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November 5, 2010BOISE, Idaho (AP) Boise State looks like it's finally going to get one of those tough tests that have been so absent from its schedule for more than a month now.
The Broncos' last four wins have come easily as they built big, early leads against softies like Toledo, New Mexico State and San Jose State, sending Kellen Moore and crew to the sidelines early in the second half.
No. 2 Boise State's easy road stands to get a lot rougher Saturday when streaking Hawaii pays a visit to Bronco Stadium. The Warriors (7-2, 5-0 WAC) have won six straight, boast the nation's most potent passing attack and a defense that excels at forcing turnovers.
Hawaii's midseason resurgence has also raised the stakes in the battle for the WAC title.
Both coaches insist the showdown will have all the intensity of their 2007 matchup, when a Hawaii offense led by Colt Brennan and Davone Bess outscored the Broncos to win the conference title and a trip to the Sugar Bowl.
"Our team gets it," Boise State coach Chris Petersen said. "To have a team that is as hot as anybody in the country right now - this is going to be a good, tough, hard-nosed WAC championship-type game."
Two months ago, few would have predicted Saturday's clash between these perennial WAC heavyweights would mean as much as it does now.
After going 6-7 a year ago and with questions at quarterback, the Warriors were pegged to finish at the bottom of the pack in the WAC.
Boise State, meanwhile, was projected to go undefeated for the second straight season and make its strongest case yet to play for a national title. A third consecutive conference crown seemed an afterthought. The undefeated Broncos are meeting expectations, though their national title standing has slipped thanks to their soft schedule and the success of teams like Oregon, Auburn and TCU.
But a potent offense led by quarterback Bryant Moniz and an opportunistic defense has put third-year coach Greg McMackin in position to win his first conference title. The Warriors have already accepted an invitation to play in the Sheraton Hawaii Bowl.
During the six-game winning streak, the Warriors have buried teams by an average of 30 points per game and dispatched with rivals Fresno State and a Nevada team ranked No. 25.
Moniz, a former walk-on, leads the nation in passing, averaging 360 yards per game, and has 25 TDs and seven interceptions. His two favorite targets, Greg Salas and Kealoha Pilares, lead the WAC in receptions and have McMackin's run-and-shoot offense humming in fashion reminiscent of the years Brennan led the Warriors to the national stage.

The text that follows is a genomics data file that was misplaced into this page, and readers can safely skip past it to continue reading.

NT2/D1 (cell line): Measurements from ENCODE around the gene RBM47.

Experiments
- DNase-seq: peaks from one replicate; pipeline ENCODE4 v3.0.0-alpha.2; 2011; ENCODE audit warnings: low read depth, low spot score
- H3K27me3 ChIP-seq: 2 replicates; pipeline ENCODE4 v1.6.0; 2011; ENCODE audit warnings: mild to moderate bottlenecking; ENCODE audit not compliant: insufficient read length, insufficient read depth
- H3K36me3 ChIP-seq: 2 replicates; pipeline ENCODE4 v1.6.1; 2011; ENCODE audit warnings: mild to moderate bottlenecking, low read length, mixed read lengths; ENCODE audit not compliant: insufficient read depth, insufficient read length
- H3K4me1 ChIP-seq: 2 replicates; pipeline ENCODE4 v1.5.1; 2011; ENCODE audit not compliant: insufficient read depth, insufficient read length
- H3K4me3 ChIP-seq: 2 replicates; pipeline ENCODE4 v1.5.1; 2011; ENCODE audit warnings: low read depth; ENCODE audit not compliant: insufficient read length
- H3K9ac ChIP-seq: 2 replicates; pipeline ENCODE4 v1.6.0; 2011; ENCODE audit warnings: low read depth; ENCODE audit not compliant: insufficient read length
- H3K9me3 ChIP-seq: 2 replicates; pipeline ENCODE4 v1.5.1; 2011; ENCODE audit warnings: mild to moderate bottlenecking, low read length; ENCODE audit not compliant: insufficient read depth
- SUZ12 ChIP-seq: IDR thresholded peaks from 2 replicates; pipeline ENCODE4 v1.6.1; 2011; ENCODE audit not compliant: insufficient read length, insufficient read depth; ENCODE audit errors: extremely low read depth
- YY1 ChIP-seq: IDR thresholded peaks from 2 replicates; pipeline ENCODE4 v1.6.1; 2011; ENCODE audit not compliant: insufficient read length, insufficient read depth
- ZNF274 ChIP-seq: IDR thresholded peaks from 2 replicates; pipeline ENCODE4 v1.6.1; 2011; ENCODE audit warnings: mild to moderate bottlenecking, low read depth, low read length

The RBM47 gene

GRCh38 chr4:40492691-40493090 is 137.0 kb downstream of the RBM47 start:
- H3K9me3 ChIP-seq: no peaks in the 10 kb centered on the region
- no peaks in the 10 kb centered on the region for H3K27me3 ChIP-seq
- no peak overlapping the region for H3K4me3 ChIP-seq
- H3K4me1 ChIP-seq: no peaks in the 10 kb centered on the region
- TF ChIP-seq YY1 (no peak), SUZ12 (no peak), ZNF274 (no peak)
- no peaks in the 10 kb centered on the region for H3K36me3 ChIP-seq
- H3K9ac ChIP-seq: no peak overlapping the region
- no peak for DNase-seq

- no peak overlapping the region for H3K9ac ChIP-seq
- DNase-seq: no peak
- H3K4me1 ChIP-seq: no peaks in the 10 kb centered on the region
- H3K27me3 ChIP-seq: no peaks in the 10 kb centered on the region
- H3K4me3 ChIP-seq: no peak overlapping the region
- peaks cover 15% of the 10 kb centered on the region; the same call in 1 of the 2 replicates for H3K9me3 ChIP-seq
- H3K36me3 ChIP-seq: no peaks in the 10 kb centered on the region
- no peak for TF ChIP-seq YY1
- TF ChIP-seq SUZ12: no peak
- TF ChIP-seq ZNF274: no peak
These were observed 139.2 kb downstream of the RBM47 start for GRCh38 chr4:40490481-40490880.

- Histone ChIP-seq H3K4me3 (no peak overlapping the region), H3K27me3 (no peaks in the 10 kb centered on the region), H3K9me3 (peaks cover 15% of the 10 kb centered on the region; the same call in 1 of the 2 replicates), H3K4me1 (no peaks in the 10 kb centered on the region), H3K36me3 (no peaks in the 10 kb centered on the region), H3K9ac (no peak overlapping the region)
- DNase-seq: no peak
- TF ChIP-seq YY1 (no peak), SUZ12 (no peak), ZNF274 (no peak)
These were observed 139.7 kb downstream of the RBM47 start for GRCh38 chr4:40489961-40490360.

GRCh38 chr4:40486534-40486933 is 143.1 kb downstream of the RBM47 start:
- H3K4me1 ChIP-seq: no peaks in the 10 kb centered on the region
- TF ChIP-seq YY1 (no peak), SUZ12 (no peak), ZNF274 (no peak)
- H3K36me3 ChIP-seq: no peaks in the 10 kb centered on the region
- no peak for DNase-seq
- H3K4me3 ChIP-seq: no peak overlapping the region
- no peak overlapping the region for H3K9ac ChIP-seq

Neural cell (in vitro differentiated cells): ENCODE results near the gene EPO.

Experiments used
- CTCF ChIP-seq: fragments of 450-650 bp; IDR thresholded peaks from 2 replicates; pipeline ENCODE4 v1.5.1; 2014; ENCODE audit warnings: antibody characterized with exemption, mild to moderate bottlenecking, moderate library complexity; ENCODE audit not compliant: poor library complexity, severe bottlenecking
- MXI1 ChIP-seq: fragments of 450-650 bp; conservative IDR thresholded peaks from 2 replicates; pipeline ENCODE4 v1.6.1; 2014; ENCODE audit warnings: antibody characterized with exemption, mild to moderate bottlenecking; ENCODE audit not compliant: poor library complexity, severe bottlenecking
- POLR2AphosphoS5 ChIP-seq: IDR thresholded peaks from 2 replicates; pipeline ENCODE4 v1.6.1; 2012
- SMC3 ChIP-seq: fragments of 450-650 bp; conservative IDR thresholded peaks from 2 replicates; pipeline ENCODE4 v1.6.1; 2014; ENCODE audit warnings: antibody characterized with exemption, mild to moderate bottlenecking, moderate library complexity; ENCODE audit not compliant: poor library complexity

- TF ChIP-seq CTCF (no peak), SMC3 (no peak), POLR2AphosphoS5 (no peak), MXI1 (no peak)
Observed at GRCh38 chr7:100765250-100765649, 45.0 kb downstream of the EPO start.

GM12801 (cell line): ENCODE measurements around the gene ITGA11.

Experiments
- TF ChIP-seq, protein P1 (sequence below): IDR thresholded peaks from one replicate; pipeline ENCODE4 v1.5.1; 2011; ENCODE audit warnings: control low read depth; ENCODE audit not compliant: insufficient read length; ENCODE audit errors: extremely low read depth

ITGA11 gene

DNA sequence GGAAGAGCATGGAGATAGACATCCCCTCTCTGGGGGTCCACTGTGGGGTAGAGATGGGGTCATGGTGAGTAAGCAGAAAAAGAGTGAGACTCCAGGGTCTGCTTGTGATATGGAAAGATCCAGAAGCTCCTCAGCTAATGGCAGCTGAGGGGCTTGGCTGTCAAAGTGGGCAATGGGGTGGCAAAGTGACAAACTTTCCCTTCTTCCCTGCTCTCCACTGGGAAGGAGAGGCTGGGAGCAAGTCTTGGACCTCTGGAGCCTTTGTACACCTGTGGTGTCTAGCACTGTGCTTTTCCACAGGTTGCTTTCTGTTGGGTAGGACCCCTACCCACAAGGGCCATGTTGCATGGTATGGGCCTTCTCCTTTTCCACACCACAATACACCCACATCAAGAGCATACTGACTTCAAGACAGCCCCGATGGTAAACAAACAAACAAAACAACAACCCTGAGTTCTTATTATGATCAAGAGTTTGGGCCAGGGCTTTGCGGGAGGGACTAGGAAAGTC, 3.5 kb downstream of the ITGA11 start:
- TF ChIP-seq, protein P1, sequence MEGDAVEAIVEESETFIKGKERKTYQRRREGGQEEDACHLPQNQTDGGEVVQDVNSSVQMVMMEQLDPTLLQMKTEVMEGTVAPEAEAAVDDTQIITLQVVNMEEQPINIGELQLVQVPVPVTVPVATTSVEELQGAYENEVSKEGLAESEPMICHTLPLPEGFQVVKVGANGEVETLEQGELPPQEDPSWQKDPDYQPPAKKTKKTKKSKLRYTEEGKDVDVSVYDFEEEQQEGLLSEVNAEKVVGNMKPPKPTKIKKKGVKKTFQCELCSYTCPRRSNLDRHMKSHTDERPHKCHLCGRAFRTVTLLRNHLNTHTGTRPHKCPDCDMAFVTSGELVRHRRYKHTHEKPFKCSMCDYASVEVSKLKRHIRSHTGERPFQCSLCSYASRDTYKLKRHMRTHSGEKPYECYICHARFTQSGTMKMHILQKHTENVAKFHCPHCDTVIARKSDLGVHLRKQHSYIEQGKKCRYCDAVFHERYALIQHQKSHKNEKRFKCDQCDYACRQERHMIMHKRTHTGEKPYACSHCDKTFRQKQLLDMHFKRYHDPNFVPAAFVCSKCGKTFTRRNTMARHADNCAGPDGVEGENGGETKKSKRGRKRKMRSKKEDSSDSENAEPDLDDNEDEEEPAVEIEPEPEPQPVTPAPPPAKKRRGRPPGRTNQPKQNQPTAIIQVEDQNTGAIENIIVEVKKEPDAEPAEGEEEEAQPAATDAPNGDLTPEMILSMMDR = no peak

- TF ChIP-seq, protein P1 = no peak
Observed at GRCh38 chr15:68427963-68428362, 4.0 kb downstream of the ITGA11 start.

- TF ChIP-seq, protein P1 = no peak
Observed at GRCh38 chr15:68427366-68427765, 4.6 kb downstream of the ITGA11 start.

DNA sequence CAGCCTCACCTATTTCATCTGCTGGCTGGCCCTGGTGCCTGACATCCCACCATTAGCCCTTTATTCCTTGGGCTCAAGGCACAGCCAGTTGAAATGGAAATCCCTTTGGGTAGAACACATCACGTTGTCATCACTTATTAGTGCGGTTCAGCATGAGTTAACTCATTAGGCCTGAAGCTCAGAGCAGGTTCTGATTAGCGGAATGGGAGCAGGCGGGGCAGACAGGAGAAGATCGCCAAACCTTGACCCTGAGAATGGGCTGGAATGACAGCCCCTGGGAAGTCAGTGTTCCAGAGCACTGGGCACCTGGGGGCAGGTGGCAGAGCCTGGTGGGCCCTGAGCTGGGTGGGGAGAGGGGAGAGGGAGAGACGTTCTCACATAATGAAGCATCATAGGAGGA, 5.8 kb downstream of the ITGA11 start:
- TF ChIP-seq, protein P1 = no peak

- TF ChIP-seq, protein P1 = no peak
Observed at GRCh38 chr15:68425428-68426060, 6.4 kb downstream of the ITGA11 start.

Now Moniz hopes his high-powered offense can accomplish what no other WAC team has done in the last decade: beat the Boise State on its own funky blue turf.
"We know the opportunity is ahead of us, being the only WAC team to beat them on their field, and maybe the last team to do it," said Moniz, referencing Boise State's move to the Mountain West Conference next year. "So we're ready for the challenge."
Boise State has dominated the series with Hawaii, winning 8 of 9 games since joining the WAC in 2001 and trouncing the Warriors in Honolulu last year 54-9.
Hawaii's only victory in the series came in 2007, the last time Boise State lost a regular season game. The Broncos lost their next game, the Sheraton Hawaii Bowl against East Carolina.
But they've been perfect ever since. Boise State has won 21 straight games, the nation's longest active winning streak in among major college football, and an impressive win over Hawaii could help protect against any more slippage in the BCS rankings. The Broncos slipped to No. 4 this week after being jumped by TCU.
Not that Petersen really cares about the BCS or anything else beyond beating Hawaii.
Earlier this week, Petersen recounted a moment in the locker room with his players who were listening to a television analyst argue how the Broncos needed to make a statement, to play a perfect game against high-flying Hawaii if they really wanted to woo voters.
"I was thinking to myself: 'No we don't.' That's not our thing," Petersen said. "Then one of the other kids said to me: 'Whatever just happened to winning the game?'"
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